Alexa

SKorea warns of 'shift' in its policy toward NKorea in case of nuclear test

SKorea warns of 'shift' in its policy toward NKorea in case of nuclear test

South Korean President Roh Moo-hyun called Wednesday for a "cool-headed and stern" response to North Korea's threat to conduct a nuclear test, his office said.
Roh made the remark after being briefed on the outcome of an emergency meeting of security ministers, the presidential office said. It was Roh's first comment since North Korea said Tuesday it would test a nuclear bomb at an unspecified date.
Further details on Roh's comments were not immediately available.
Earlier in the day, South Korea urged the North to withdraw the test plan and return to international disarmament talks on its nuclear program, warning a test could bring about a "shift" in inter-Korean relations.
But Foreign Ministry spokesman Choo Kyu-ho stressed Seoul is not considering abandoning its engagement policy with North Korea.
"There could be a shift in our policy toward North Korea if North Korea conducts a test, but that doesn't mean at all that we're going to abandon our engagement policy."
South Korea has consistently pursued dialogue with North Korea since their leaders first met in a historic summit in 2000. That approach has caused a rift with Washington that favors a harder line toward the communist regime.
Seoul is one of the main aid providers to the impoverished North.
North Korea said Tuesday that it would conduct a nuclear explosion to prove the country is a nuclear power. Pyongyang has since last year claimed it has atomic bombs, but hasn't performed any known test to verify that.
South Korea urged the North to renounce the test plan and immediately return to six-party talks on its nuclear program.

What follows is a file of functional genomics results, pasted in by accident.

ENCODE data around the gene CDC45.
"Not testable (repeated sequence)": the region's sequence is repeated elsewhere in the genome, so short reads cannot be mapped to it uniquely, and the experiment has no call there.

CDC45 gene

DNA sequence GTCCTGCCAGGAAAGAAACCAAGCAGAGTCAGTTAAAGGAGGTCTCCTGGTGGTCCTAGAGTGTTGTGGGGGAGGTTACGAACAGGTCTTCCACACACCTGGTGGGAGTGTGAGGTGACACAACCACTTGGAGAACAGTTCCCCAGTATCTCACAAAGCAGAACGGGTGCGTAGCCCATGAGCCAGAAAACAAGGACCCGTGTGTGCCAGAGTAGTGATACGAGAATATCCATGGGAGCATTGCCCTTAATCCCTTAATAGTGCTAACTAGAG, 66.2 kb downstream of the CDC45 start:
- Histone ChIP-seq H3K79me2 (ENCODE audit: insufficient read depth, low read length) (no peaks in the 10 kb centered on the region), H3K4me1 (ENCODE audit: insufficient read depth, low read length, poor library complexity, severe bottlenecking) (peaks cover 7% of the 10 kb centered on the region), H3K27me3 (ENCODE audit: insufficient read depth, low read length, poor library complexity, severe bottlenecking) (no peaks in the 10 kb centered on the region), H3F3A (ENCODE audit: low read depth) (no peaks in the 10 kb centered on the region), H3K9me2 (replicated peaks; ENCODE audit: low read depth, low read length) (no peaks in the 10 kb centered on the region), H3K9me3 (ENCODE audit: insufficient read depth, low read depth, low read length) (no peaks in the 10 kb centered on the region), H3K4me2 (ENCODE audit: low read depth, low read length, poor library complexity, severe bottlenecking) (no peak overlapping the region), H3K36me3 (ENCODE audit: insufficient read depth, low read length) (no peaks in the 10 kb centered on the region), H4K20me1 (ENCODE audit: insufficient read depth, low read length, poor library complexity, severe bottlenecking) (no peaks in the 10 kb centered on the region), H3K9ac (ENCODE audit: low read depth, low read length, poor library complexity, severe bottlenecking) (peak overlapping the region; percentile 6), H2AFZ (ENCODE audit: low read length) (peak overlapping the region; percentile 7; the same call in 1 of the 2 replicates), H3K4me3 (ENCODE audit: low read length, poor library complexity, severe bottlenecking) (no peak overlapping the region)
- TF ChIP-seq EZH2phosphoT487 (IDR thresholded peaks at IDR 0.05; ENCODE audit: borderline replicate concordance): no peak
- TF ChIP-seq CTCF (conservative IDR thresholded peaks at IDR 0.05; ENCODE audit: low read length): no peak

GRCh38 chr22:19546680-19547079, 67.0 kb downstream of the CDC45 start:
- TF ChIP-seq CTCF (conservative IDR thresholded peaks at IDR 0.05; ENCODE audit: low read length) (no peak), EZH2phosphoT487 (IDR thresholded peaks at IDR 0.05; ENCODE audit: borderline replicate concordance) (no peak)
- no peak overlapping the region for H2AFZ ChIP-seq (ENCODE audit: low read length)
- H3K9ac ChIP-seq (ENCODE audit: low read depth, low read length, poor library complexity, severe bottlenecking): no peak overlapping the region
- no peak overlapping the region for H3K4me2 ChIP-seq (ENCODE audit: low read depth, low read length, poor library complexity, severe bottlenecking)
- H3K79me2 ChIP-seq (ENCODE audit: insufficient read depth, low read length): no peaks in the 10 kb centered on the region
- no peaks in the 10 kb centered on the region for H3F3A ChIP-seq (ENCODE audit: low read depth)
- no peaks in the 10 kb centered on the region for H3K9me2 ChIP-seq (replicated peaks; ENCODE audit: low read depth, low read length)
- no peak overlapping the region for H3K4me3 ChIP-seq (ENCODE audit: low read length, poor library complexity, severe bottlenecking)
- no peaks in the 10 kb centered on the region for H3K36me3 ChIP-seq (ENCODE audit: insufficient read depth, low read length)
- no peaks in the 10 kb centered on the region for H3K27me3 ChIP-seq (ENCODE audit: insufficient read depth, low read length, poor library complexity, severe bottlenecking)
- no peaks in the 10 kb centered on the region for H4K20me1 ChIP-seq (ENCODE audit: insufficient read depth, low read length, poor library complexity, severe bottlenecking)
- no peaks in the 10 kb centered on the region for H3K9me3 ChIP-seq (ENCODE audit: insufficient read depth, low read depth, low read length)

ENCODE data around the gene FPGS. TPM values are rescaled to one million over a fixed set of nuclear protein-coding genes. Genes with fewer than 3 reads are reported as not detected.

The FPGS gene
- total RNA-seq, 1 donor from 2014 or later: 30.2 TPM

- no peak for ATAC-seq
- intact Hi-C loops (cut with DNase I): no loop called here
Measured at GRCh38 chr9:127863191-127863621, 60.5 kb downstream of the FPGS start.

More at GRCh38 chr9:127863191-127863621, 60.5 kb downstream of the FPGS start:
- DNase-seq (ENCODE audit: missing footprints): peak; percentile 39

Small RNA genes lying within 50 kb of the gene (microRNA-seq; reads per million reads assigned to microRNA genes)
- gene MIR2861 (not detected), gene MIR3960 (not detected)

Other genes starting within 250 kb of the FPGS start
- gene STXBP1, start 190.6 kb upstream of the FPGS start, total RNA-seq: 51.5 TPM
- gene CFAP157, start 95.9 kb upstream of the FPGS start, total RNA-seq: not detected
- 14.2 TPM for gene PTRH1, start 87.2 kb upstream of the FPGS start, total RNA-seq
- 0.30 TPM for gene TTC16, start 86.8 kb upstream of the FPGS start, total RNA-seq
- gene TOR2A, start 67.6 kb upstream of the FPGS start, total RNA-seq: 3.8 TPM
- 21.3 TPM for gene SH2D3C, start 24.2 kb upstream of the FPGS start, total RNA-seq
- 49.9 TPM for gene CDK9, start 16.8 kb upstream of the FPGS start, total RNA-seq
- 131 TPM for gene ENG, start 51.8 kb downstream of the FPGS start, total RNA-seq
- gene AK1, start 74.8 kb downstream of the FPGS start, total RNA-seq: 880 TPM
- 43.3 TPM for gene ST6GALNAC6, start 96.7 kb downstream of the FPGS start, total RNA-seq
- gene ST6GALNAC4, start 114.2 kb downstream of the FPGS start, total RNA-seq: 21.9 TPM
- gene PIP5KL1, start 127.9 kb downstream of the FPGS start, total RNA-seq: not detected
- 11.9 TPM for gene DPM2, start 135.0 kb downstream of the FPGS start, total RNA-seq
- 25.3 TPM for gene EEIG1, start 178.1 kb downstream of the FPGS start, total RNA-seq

"We express grave concern and regret," said Choo, after the country held an emergency meeting of security ministers. "If North Korea pushes ahead with a nuclear test, North Korea should take full responsibility for all consequences."
The North's statement further spiked the already high tension in the region in the wake of the North's test-firing of a series of missiles in July.
Six-party talks on North Korea's nuclear program have been stalled since November last year as Pyongyang refuses to attend in anger over U.S. efforts to cut off the North's access to international banking over the country's alleged financial wrongdoing. The talks involve China, Japan, Koreas, Russia and the United States.
The North's announcement prompted South Korea to raise its security level and spurred strong condemnation from countries around the world. U.S. Secretary of State Condoleezza Rice said a North Korean nuclear test would be "a very provocative act."
The North Korean nuclear crisis flared in late 2002 after Washington accused the North of running a clandestine atomic bomb program in violation of its pledge not to do so. Pyongyang denies the claim.
The two Koreas are still technically at war as the 1950-53 Korean War ended in a truce, not a peace treaty. But their relations warmed significantly after the 2000 summit.


Updated : 2021-04-13 10:24 GMT+08:00